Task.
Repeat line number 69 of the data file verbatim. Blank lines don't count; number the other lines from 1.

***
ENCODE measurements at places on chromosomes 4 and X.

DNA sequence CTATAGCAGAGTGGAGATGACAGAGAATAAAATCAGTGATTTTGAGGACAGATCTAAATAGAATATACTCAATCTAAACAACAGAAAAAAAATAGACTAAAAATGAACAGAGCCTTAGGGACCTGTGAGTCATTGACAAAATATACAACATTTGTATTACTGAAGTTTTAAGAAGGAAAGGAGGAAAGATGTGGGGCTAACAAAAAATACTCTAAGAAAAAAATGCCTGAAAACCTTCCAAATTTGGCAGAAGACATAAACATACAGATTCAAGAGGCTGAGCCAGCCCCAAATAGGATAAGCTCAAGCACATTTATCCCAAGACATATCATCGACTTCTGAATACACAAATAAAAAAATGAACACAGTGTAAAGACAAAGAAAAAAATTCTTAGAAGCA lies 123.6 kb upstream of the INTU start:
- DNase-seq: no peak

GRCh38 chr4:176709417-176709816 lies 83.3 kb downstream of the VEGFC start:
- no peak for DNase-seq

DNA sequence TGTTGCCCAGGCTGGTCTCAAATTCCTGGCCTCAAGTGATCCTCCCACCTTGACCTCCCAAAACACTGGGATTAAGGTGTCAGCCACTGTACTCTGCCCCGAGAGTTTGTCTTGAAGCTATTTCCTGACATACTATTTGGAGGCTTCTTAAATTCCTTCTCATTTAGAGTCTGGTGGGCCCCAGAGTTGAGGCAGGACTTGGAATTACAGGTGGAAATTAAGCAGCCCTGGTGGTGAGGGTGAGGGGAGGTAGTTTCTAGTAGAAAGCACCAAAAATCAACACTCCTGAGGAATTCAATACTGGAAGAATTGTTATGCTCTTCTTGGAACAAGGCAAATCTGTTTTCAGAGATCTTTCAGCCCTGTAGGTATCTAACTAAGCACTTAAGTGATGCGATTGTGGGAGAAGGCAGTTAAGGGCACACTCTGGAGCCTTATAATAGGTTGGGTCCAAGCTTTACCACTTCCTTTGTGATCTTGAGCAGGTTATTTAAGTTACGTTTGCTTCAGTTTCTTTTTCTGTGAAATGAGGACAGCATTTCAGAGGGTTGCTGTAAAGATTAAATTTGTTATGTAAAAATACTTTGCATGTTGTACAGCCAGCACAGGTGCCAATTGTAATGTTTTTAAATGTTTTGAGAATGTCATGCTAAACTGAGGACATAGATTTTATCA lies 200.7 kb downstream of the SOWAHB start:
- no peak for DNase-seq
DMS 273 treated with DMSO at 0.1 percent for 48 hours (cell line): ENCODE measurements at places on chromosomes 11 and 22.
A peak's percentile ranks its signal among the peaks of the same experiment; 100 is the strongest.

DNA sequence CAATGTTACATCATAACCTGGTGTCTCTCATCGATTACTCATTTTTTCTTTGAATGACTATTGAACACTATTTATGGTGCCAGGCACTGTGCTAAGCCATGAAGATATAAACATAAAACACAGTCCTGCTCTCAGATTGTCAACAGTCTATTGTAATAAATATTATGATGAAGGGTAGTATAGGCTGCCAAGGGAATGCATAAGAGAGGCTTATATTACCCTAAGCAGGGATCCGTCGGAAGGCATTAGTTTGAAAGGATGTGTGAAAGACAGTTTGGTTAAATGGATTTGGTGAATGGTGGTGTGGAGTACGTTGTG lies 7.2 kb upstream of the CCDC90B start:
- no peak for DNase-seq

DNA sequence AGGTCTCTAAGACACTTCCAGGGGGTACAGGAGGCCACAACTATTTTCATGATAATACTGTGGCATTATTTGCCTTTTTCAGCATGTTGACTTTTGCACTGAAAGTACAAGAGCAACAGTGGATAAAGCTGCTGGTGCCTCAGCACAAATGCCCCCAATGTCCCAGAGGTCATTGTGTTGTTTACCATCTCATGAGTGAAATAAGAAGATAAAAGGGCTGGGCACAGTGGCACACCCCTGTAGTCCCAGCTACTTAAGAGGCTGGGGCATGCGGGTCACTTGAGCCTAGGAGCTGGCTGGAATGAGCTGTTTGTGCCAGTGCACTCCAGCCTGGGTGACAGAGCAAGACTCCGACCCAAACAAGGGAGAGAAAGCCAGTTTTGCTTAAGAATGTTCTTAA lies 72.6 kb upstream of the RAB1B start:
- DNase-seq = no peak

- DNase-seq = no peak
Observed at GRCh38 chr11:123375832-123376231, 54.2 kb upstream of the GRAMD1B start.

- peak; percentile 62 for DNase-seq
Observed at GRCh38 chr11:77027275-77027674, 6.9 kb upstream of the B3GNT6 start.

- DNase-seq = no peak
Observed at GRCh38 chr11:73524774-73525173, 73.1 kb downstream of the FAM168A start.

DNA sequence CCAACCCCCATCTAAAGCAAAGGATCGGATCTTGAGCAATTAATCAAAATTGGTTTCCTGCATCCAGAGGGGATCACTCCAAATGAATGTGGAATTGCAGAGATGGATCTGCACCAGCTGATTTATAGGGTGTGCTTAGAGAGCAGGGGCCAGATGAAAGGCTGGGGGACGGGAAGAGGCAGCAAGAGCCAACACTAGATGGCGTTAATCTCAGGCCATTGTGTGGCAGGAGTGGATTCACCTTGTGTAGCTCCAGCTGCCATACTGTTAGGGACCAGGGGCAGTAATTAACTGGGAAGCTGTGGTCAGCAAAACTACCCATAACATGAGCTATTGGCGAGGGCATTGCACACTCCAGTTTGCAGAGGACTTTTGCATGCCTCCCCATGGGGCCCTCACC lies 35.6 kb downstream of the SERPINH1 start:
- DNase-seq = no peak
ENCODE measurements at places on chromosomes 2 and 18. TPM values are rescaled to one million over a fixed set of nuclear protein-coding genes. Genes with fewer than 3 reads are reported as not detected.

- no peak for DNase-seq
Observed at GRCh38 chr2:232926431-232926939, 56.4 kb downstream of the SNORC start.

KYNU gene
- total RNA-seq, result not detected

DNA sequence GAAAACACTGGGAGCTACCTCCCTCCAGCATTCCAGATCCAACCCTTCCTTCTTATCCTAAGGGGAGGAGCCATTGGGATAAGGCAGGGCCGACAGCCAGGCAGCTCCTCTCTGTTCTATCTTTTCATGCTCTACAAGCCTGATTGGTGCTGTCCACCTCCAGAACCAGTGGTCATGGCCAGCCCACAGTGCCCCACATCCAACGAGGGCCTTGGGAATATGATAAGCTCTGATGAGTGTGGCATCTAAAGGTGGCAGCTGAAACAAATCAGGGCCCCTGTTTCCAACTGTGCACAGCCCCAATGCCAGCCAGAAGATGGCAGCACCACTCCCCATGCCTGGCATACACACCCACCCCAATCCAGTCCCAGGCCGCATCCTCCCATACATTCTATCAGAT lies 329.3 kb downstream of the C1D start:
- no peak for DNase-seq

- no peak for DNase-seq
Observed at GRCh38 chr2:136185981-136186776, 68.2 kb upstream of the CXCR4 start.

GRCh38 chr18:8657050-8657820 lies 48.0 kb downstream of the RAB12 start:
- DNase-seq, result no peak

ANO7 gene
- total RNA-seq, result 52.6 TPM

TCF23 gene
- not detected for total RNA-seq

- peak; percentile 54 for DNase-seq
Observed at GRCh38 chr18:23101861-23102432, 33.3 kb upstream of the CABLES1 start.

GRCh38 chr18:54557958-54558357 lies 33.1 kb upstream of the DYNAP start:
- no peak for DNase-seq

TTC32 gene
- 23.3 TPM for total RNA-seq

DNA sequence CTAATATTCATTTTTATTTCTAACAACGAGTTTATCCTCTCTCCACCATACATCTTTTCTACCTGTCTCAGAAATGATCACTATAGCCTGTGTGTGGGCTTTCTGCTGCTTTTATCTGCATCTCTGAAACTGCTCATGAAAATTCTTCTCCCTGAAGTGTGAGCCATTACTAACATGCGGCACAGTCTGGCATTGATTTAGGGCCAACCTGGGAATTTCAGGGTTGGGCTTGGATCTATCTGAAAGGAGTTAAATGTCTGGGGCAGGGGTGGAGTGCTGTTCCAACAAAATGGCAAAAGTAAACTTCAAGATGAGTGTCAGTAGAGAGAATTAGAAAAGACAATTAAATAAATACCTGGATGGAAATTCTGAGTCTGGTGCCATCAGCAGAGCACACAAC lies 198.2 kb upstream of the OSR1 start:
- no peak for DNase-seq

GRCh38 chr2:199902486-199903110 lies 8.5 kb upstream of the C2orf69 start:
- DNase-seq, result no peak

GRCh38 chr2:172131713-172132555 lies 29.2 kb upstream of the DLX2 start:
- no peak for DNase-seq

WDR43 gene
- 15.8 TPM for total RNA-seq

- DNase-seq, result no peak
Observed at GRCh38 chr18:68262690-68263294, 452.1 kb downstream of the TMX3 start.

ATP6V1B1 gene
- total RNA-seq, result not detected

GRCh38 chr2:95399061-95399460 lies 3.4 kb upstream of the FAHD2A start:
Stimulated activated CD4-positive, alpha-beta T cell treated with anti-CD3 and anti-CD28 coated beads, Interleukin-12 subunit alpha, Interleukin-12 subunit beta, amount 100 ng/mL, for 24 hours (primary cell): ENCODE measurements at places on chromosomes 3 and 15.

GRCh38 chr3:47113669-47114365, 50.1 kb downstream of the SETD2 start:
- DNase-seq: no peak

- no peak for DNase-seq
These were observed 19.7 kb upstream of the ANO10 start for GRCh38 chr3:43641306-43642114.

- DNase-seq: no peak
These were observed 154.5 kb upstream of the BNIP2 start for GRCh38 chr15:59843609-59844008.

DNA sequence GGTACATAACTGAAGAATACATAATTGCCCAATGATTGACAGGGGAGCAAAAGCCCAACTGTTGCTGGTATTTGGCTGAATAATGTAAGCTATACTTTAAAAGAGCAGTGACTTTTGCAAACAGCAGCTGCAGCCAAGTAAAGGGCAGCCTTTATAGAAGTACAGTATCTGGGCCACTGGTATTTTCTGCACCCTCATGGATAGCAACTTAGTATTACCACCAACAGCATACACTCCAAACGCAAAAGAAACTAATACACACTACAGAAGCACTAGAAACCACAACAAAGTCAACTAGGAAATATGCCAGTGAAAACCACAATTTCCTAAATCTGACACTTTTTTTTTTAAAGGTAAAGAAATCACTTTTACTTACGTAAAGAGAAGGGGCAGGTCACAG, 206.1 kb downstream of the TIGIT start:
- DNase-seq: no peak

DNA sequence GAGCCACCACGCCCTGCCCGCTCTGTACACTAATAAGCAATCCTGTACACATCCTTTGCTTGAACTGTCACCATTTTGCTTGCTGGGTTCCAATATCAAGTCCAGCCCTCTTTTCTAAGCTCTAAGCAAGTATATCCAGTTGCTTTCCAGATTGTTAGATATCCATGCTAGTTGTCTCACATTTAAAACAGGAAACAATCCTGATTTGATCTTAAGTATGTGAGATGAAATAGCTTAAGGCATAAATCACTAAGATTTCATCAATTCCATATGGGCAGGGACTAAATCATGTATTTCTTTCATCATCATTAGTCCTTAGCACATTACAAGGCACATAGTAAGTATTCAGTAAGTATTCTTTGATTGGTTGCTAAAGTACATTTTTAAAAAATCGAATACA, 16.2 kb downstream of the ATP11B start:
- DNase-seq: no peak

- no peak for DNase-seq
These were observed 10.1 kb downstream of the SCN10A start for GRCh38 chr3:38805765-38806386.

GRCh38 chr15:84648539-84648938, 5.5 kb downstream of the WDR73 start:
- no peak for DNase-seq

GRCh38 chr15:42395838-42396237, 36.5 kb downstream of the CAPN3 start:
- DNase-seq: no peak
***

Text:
GRCh38 chr15:84648539-84648938, 5.5 kb downstream of the WDR73 start: